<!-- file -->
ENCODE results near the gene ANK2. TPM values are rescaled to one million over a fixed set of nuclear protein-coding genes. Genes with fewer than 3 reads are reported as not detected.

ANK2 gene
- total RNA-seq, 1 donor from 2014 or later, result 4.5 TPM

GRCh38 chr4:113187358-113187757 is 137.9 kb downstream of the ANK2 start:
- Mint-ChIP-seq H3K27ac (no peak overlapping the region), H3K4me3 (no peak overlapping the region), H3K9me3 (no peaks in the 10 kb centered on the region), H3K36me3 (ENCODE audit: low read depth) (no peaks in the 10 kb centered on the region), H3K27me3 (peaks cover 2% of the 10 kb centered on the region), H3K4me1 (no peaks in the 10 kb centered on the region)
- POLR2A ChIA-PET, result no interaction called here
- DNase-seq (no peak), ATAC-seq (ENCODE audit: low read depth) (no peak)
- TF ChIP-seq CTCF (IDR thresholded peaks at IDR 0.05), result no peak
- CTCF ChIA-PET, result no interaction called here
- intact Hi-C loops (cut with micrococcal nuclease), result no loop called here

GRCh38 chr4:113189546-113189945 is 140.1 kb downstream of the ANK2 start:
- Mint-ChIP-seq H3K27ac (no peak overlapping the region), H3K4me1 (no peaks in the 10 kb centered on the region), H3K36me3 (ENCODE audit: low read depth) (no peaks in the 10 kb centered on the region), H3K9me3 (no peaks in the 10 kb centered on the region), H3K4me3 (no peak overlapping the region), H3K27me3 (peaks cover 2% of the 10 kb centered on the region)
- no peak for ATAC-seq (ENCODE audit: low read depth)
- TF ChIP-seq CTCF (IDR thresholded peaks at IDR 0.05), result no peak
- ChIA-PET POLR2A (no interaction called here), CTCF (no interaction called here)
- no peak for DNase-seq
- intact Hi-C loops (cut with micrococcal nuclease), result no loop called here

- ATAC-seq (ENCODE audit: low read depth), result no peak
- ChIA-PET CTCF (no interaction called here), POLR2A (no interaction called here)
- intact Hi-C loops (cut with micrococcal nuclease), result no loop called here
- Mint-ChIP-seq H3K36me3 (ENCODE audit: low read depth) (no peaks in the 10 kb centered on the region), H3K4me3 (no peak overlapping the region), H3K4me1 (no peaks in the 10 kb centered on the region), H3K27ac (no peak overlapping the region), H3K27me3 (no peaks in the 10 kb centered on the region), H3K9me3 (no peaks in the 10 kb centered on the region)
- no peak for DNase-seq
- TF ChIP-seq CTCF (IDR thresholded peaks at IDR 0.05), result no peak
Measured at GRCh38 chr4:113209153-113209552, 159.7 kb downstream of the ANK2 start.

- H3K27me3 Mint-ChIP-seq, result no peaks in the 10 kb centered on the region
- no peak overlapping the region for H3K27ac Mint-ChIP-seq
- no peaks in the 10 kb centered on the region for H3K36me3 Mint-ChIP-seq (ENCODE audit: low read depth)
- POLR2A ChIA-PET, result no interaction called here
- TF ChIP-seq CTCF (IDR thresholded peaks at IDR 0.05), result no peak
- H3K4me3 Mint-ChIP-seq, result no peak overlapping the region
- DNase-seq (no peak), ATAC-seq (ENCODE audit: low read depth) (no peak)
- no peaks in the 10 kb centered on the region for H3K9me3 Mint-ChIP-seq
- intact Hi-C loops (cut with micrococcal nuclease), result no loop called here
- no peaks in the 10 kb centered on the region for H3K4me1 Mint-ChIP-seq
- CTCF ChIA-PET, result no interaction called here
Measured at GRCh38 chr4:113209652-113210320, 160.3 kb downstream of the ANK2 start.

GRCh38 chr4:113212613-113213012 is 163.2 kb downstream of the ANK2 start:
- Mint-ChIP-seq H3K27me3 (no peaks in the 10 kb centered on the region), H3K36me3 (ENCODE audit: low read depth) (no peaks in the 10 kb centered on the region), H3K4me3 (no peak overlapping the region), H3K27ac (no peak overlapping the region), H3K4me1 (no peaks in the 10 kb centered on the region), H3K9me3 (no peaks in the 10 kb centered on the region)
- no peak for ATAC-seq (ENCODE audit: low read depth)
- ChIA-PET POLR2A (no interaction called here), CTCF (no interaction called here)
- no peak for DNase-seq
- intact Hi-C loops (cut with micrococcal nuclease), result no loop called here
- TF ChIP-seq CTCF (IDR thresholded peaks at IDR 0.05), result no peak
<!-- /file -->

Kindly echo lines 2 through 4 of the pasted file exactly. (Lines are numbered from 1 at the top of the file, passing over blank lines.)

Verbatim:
ANK2 gene
- total RNA-seq, 1 donor from 2014 or later, result 4.5 TPM

GRCh38 chr4:113187358-113187757 is 137.9 kb downstream of the ANK2 start: